The Effect of Structural Height on Building Stability
Researched by Krista G.


The purpose of this experiment was to determine the effect of building proportions (height) on the stability of a structure.

I became interested in this idea after the tragedy on September 11th, 2001 in which two skyscrapers collapsed. I wanted to find a way to build safer buildings. 

The information gained from this experiment will help architects and builders know how to build skyscrapers more efficiently. It will also help people who work in skyscrapers to be safe.


My hypothesis was that as building height is increased, building stability is decreased. 

I base my hypothesis on a quote from World Book Young Scientists. "One of the problems that engineers face when designing a skyscraper is the strength of wind." Wind is a type of impact. I am going to test that as a size of impact.

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The constants in this study were:

  • -The type of material (Balsa)
  • -The amount of Balsa (100 cm)
  • -The size of the force of impact
  • -The construction method
  • -The foundation material (clay)
  • -The size of cardboard (8*8)
  • -The place where the pendulum is dropped
  • -The size of pendulum string
  • -The amount of clay (1kg)
  • -How many models of each (5)
  • -How many different models (4)

The manipulated variable was the building proportions. (height)

The responding variable was the number of impacts the building withstood before failing.

To measure the responding variable I counted the number of impacts before failure of the structure.

1 kg. Clay/ playdough
140 cm Balsa wood (15 cm. Per. Skyscraper)
15 Sheets of cardboard (18X18 cm)
10  washers (force of impact)
30 cm 1.5 cm wide binding cloth
counter with an over hang
1 Hot glue gun
10  Hot glue gun sticks 
Marker or pencil
1 Ruler with cm
grams scale
1 Small clamp
Medium clamps

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1. First get an 18x18 (cm) piece of cardboard
2. Measure and draw a 5x5 (cm) square in the center of the sheet of cardboard
3. Get some clay/ playdough and put 1 1/2(cm) thick of clay/playdough within the square. Filling up the whole square.
4. Measure the balsa wood in sticks that are 5 cm long, 4 sticks will be needed.
5. Mold the sticks in the four corners of the clay / playdough (Be sure to keep the clay or playdough a constant, each will work, the playdough just canít be soft.)
6. Connect two 6 cm sticks of balsa wood together in an equal X shape by using Elmer glue and gluing it in the center. This is to put between the empty spots between the 4 sticks of balsa wood, which means it will need 2 sets of two, equaling to be 4 sticks total.
7. On the opposite sides the side which is the face of the building where the 5cm sticks are closest together, you will need another X set but only the size of the sticks will be 4cm. 
8. Measure a 5x5 (cm) thin sheet of balsa wood
9. Put hot glue on the tops of the 4 corner sticks and carefully set it on the top
10. The frame is finished, but it  will need to dry (including the playdough, it is dry when it is hardened)
11. Make a force of impact by taking one of the ten washers and tie it on the end of the 40-cm binding cloth.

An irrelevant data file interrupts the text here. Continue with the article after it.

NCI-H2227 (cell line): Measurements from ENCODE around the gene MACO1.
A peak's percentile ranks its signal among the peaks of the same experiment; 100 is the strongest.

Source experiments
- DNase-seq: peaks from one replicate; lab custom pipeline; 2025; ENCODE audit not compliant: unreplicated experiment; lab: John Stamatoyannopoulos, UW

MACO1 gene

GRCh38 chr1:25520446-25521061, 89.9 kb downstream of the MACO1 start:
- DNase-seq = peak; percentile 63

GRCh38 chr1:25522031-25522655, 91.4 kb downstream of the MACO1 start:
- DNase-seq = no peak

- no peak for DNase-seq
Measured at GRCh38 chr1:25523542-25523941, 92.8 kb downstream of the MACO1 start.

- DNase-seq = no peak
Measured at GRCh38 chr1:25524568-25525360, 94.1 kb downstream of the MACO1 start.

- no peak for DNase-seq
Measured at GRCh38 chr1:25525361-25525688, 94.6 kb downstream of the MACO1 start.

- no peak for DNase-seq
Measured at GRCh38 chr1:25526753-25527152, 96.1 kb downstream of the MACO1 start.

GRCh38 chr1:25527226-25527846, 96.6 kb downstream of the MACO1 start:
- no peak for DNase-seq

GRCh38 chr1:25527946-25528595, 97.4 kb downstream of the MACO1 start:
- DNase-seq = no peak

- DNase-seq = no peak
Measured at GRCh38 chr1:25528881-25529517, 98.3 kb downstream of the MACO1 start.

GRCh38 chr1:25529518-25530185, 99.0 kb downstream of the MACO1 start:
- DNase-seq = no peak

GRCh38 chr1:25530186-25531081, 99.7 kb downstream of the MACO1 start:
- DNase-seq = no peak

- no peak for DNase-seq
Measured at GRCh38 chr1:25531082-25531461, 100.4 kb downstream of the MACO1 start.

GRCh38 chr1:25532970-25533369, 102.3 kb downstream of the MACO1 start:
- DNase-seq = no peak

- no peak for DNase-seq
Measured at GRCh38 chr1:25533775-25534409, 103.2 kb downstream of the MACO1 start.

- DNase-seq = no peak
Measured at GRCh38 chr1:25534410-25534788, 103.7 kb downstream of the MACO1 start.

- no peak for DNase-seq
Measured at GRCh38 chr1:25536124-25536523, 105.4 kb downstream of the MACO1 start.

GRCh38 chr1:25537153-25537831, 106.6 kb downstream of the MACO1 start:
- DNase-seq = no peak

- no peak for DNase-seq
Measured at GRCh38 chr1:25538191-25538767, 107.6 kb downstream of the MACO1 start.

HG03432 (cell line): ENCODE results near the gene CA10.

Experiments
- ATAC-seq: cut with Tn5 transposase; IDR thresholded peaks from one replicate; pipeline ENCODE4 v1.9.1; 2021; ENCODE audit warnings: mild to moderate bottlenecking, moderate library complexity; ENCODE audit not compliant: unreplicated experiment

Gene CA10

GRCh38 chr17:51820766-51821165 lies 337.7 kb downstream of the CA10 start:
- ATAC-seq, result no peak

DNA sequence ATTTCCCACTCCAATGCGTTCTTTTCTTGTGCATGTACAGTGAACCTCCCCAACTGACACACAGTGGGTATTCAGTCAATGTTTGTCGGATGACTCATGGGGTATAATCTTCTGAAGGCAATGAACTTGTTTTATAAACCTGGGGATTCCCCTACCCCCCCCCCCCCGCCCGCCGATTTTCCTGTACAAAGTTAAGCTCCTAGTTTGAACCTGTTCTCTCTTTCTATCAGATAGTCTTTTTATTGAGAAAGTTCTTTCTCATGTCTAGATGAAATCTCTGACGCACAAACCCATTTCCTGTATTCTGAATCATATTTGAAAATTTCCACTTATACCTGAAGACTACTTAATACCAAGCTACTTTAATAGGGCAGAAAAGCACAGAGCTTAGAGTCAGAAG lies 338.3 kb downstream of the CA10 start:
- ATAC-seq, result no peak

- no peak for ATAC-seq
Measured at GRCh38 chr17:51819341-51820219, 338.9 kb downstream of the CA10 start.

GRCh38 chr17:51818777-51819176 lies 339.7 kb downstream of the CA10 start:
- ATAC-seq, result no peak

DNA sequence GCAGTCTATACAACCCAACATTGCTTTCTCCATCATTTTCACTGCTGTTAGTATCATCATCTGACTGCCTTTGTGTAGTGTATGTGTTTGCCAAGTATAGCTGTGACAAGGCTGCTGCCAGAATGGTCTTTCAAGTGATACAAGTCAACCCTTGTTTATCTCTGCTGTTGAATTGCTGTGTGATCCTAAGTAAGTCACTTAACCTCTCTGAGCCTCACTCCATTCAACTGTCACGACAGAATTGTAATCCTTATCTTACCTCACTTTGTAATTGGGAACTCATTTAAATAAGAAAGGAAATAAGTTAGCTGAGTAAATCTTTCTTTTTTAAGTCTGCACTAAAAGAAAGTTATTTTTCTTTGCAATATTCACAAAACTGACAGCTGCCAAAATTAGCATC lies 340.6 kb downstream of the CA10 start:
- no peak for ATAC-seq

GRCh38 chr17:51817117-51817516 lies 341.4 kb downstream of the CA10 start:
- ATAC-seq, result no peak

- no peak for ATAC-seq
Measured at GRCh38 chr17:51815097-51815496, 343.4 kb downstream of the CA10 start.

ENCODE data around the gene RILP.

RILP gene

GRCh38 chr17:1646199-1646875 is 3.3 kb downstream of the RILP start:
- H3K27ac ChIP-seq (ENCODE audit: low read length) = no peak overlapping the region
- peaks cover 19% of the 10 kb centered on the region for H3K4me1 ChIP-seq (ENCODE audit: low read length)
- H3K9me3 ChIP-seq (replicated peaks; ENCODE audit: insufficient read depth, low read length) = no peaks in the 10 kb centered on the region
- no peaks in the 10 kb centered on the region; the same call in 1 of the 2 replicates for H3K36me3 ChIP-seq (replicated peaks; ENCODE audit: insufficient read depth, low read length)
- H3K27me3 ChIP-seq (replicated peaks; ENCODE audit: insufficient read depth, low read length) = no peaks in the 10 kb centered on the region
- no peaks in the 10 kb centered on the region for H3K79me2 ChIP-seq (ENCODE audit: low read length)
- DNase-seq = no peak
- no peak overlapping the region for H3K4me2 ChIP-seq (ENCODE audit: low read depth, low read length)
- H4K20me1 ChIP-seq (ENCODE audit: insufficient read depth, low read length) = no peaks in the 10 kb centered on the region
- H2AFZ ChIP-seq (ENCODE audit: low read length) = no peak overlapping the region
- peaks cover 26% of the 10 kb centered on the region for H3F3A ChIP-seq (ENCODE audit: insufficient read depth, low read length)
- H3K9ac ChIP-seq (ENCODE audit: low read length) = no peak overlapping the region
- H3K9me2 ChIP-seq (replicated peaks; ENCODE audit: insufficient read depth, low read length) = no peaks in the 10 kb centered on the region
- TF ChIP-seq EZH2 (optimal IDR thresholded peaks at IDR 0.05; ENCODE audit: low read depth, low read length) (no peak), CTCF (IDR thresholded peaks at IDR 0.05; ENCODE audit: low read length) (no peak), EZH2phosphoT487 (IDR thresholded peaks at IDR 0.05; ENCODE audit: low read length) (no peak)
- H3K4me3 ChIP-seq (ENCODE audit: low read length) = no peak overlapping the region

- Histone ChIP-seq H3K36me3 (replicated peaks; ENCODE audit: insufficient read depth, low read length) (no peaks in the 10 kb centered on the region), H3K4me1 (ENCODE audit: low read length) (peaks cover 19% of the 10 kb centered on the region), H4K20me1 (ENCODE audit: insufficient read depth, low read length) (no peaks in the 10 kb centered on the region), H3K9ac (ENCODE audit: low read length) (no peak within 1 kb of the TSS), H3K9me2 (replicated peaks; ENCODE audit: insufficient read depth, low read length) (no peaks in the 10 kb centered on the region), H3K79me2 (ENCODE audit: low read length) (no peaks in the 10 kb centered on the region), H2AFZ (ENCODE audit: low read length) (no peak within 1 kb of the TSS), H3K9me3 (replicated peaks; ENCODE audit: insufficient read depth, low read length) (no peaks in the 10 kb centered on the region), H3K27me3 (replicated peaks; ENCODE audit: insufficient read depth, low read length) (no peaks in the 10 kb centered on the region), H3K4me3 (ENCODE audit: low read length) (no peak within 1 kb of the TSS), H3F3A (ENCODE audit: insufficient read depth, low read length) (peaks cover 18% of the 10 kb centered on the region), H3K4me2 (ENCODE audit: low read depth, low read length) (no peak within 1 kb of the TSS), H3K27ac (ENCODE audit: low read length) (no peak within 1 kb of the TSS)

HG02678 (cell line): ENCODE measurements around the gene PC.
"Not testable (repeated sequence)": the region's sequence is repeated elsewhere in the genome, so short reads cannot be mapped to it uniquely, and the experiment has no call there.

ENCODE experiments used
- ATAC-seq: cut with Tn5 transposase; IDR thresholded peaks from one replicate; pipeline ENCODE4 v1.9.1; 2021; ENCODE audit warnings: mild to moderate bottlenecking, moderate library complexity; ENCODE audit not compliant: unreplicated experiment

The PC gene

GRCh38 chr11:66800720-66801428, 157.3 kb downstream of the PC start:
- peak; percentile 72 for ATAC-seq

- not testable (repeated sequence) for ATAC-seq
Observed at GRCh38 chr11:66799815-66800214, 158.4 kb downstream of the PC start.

12. When it is tied in a strong knot, pile the other 9 washers on top of each other above the first washer that was tied.
13. Use a gram scale and weigh the weight (it should weigh approximately 50 grams)
14. Now it is ready to test!
15. Use two medium clamps and clamp the cardboard down onto the counter.
16.  You will need some kind of over hang (ex. A cabinet over a counter) and with a small clamp, clamp the binding onto the over hang. (Make sure the weights are in the direct center of the structure.
17. Pull up the weight and make it so it is perfectly straight (use a ruler to measure the straightness) 
18. Then release 
19. If the skyscraper is unharmed the impact then keep trying until it shows signs of failure.(donít forget to keep count of how many times it took before failure) 
20.  When building the 10 cm, and 15-cm skyscraper, build it the same as the 5-cm structure only build onto the top the same way you built the bottom. Only instead of having a clay/playdough foundation, just one strip of hot glue for the corner sticks to be able to stand.

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The original purpose of this experiment was to determine the effect of building proportions (height) stability of a structure.

The results of the experiment was that the 10 cm structure could withstand the most impact. 

See the data and graphs.


My hypothesis was as skyscraper height is increased, building stability is decreased. 

The results indicate that this hypothesis should be rejected because of this, when I averaged out all the different sizes of skyscrapers after all my trials I found that the 10 cm skyscraper withstood the most force.

Because of the results of this experiment, I wonder if I had made bigger buildings the results would be different, or if I would have made the foundation out of cement, would that have made a difference?

If I were to conduct this project again I would have a better building design, more trials, I would repeat the whole experiment about two to three times, and have a better source of impact instead of just washers. I also could have a more accurate grams scale, and have a few more variations of skyscraper sizes.

Research Report 


Shelter is a very important for human life. Humans must maintain a body temperature close to 98.6°F. without shelter this is hard to do in the cold of winter and in the heat of summer.  Without shelter people might not have jobs places to work, or play. Shelters need to be safe. Skyscrapers are especially vulnerable to forces like wind due to their tall, skinny, shape.